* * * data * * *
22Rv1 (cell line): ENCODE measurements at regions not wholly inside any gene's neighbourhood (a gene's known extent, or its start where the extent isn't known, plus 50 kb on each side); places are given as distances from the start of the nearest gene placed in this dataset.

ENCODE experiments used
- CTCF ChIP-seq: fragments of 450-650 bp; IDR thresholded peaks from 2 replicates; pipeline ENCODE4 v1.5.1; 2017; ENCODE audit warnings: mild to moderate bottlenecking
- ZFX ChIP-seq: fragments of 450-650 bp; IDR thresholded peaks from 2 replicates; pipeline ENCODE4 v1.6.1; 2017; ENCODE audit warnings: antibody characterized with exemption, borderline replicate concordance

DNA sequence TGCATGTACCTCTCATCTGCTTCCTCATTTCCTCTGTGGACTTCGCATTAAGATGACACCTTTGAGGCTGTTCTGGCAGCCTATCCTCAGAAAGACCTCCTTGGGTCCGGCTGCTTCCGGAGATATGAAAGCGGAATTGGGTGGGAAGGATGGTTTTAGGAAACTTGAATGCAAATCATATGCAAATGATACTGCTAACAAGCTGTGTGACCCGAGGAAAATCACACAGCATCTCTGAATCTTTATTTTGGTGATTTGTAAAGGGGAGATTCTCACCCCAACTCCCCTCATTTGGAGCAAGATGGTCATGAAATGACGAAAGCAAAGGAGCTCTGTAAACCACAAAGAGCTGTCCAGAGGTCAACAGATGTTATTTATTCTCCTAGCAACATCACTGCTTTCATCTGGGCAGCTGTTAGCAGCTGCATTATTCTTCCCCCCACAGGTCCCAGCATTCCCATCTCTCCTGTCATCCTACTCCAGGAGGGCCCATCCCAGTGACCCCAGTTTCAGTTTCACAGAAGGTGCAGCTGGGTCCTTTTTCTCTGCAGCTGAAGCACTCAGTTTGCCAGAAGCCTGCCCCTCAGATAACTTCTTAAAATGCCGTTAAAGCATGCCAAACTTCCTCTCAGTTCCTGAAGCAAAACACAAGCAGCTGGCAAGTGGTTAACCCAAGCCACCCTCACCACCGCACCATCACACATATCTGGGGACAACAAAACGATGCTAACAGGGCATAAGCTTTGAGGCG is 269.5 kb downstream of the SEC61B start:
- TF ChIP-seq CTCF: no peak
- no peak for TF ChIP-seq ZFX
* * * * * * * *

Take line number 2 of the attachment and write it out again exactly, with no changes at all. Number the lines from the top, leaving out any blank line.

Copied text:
ENCODE experiments used